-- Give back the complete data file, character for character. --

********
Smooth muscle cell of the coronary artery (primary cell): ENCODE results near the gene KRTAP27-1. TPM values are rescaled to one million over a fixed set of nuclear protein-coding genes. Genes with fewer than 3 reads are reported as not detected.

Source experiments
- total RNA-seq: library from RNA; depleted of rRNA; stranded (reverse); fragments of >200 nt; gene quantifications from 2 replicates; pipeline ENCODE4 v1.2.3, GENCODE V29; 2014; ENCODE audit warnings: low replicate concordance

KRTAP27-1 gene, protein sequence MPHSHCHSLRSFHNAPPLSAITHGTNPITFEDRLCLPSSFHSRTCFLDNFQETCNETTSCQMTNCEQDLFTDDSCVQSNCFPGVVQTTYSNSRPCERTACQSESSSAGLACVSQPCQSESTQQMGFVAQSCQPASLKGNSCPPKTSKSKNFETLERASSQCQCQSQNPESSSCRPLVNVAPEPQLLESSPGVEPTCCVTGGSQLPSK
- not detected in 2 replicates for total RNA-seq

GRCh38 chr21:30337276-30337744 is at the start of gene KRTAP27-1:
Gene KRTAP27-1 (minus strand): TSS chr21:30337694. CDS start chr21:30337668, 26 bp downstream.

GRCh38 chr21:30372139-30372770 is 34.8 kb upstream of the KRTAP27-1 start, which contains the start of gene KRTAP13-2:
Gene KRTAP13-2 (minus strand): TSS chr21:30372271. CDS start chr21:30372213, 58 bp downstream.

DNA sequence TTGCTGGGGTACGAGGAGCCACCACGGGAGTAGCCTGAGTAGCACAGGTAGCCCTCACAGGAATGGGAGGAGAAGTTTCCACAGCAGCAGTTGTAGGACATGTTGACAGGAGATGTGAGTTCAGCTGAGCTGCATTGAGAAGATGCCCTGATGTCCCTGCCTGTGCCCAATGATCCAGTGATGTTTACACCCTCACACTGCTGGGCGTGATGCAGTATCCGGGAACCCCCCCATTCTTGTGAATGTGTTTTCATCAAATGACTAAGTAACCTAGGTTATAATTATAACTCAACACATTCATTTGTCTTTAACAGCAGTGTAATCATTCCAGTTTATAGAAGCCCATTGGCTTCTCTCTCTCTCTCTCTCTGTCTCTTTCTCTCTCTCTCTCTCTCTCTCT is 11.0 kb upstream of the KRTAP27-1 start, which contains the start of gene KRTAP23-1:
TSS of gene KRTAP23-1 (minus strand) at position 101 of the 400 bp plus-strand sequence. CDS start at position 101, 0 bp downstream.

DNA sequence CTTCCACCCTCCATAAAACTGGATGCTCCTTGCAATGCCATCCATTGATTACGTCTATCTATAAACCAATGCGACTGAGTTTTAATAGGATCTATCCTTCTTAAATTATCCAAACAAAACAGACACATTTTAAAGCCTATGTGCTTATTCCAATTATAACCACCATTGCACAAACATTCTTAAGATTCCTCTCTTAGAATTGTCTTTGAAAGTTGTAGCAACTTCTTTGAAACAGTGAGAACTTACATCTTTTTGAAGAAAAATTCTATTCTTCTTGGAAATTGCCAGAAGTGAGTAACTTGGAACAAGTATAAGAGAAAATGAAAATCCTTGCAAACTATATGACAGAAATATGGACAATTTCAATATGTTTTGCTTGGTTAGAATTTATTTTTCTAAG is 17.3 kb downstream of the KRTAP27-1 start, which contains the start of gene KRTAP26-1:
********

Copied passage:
Smooth muscle cell of the coronary artery (primary cell): ENCODE results near the gene KRTAP27-1. TPM values are rescaled to one million over a fixed set of nuclear protein-coding genes. Genes with fewer than 3 reads are reported as not detected.

Source experiments
- total RNA-seq: library from RNA; depleted of rRNA; stranded (reverse); fragments of >200 nt; gene quantifications from 2 replicates; pipeline ENCODE4 v1.2.3, GENCODE V29; 2014; ENCODE audit warnings: low replicate concordance

KRTAP27-1 gene, protein sequence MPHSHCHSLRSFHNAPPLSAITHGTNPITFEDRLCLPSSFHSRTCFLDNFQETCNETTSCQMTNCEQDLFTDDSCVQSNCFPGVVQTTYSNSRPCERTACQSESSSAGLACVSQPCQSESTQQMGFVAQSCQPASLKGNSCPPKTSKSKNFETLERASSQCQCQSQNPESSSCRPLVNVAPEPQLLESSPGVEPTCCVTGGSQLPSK
- not detected in 2 replicates for total RNA-seq

GRCh38 chr21:30337276-30337744 is at the start of gene KRTAP27-1:
Gene KRTAP27-1 (minus strand): TSS chr21:30337694. CDS start chr21:30337668, 26 bp downstream.

GRCh38 chr21:30372139-30372770 is 34.8 kb upstream of the KRTAP27-1 start, which contains the start of gene KRTAP13-2:
Gene KRTAP13-2 (minus strand): TSS chr21:30372271. CDS start chr21:30372213, 58 bp downstream.

DNA sequence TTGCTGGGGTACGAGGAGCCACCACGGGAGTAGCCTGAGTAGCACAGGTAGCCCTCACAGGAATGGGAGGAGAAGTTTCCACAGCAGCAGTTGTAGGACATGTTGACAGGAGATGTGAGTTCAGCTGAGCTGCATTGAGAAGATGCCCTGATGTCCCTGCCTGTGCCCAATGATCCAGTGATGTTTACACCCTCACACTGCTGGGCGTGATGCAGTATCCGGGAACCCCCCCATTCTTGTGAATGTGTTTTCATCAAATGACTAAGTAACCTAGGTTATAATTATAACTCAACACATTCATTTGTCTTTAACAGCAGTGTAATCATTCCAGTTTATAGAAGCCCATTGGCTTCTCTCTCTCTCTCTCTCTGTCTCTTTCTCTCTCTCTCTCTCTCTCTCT is 11.0 kb upstream of the KRTAP27-1 start, which contains the start of gene KRTAP23-1:
TSS of gene KRTAP23-1 (minus strand) at position 101 of the 400 bp plus-strand sequence. CDS start at position 101, 0 bp downstream.

DNA sequence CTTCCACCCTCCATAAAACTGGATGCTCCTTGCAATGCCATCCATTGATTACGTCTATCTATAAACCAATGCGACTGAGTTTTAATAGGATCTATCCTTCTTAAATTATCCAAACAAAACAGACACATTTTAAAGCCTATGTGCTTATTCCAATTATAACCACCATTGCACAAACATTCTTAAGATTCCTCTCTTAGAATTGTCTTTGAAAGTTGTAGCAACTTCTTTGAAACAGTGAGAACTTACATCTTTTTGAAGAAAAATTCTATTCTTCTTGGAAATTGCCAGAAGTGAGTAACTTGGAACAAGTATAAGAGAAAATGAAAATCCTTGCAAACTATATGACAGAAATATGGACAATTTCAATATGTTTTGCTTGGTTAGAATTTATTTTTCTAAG is 17.3 kb downstream of the KRTAP27-1 start, which contains the start of gene KRTAP26-1: